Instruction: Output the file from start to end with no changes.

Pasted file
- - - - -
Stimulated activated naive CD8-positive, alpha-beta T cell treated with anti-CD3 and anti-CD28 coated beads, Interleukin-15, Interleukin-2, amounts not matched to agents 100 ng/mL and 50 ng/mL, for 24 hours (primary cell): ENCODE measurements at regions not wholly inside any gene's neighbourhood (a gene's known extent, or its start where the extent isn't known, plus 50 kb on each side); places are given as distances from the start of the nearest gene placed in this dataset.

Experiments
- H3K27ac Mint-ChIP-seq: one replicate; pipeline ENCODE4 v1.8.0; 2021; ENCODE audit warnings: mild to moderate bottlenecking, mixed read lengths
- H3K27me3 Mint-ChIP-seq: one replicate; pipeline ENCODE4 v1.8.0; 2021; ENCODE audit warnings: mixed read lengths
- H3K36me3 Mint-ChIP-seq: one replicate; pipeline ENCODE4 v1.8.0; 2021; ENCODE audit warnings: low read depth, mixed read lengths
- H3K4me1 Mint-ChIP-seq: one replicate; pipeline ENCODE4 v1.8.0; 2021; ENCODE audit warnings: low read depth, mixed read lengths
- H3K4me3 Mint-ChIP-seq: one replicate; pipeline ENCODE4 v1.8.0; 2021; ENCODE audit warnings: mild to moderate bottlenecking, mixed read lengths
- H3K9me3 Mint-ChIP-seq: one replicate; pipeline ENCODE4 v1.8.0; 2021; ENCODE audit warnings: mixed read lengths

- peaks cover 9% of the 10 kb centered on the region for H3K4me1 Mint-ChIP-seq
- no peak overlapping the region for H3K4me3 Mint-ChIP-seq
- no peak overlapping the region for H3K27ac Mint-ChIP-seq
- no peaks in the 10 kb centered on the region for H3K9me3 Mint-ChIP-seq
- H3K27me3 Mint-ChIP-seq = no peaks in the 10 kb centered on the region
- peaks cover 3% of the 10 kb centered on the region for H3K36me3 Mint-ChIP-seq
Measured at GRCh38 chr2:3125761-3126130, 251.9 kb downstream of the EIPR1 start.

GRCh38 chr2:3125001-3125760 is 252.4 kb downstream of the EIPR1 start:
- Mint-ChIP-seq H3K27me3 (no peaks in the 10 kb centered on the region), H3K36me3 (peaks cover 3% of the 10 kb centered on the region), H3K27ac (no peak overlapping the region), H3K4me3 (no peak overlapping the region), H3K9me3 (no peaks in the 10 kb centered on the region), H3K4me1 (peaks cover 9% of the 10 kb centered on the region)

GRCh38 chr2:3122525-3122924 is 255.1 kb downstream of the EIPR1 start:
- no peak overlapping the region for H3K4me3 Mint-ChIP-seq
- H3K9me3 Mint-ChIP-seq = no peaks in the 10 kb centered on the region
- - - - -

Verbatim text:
Stimulated activated naive CD8-positive, alpha-beta T cell treated with anti-CD3 and anti-CD28 coated beads, Interleukin-15, Interleukin-2, amounts not matched to agents 100 ng/mL and 50 ng/mL, for 24 hours (primary cell): ENCODE measurements at regions not wholly inside any gene's neighbourhood (a gene's known extent, or its start where the extent isn't known, plus 50 kb on each side); places are given as distances from the start of the nearest gene placed in this dataset.

Experiments
- H3K27ac Mint-ChIP-seq: one replicate; pipeline ENCODE4 v1.8.0; 2021; ENCODE audit warnings: mild to moderate bottlenecking, mixed read lengths
- H3K27me3 Mint-ChIP-seq: one replicate; pipeline ENCODE4 v1.8.0; 2021; ENCODE audit warnings: mixed read lengths
- H3K36me3 Mint-ChIP-seq: one replicate; pipeline ENCODE4 v1.8.0; 2021; ENCODE audit warnings: low read depth, mixed read lengths
- H3K4me1 Mint-ChIP-seq: one replicate; pipeline ENCODE4 v1.8.0; 2021; ENCODE audit warnings: low read depth, mixed read lengths
- H3K4me3 Mint-ChIP-seq: one replicate; pipeline ENCODE4 v1.8.0; 2021; ENCODE audit warnings: mild to moderate bottlenecking, mixed read lengths
- H3K9me3 Mint-ChIP-seq: one replicate; pipeline ENCODE4 v1.8.0; 2021; ENCODE audit warnings: mixed read lengths

- peaks cover 9% of the 10 kb centered on the region for H3K4me1 Mint-ChIP-seq
- no peak overlapping the region for H3K4me3 Mint-ChIP-seq
- no peak overlapping the region for H3K27ac Mint-ChIP-seq
- no peaks in the 10 kb centered on the region for H3K9me3 Mint-ChIP-seq
- H3K27me3 Mint-ChIP-seq = no peaks in the 10 kb centered on the region
- peaks cover 3% of the 10 kb centered on the region for H3K36me3 Mint-ChIP-seq
Measured at GRCh38 chr2:3125761-3126130, 251.9 kb downstream of the EIPR1 start.

GRCh38 chr2:3125001-3125760 is 252.4 kb downstream of the EIPR1 start:
- Mint-ChIP-seq H3K27me3 (no peaks in the 10 kb centered on the region), H3K36me3 (peaks cover 3% of the 10 kb centered on the region), H3K27ac (no peak overlapping the region), H3K4me3 (no peak overlapping the region), H3K9me3 (no peaks in the 10 kb centered on the region), H3K4me1 (peaks cover 9% of the 10 kb centered on the region)

GRCh38 chr2:3122525-3122924 is 255.1 kb downstream of the EIPR1 start:
- no peak overlapping the region for H3K4me3 Mint-ChIP-seq
- H3K9me3 Mint-ChIP-seq = no peaks in the 10 kb centered on the region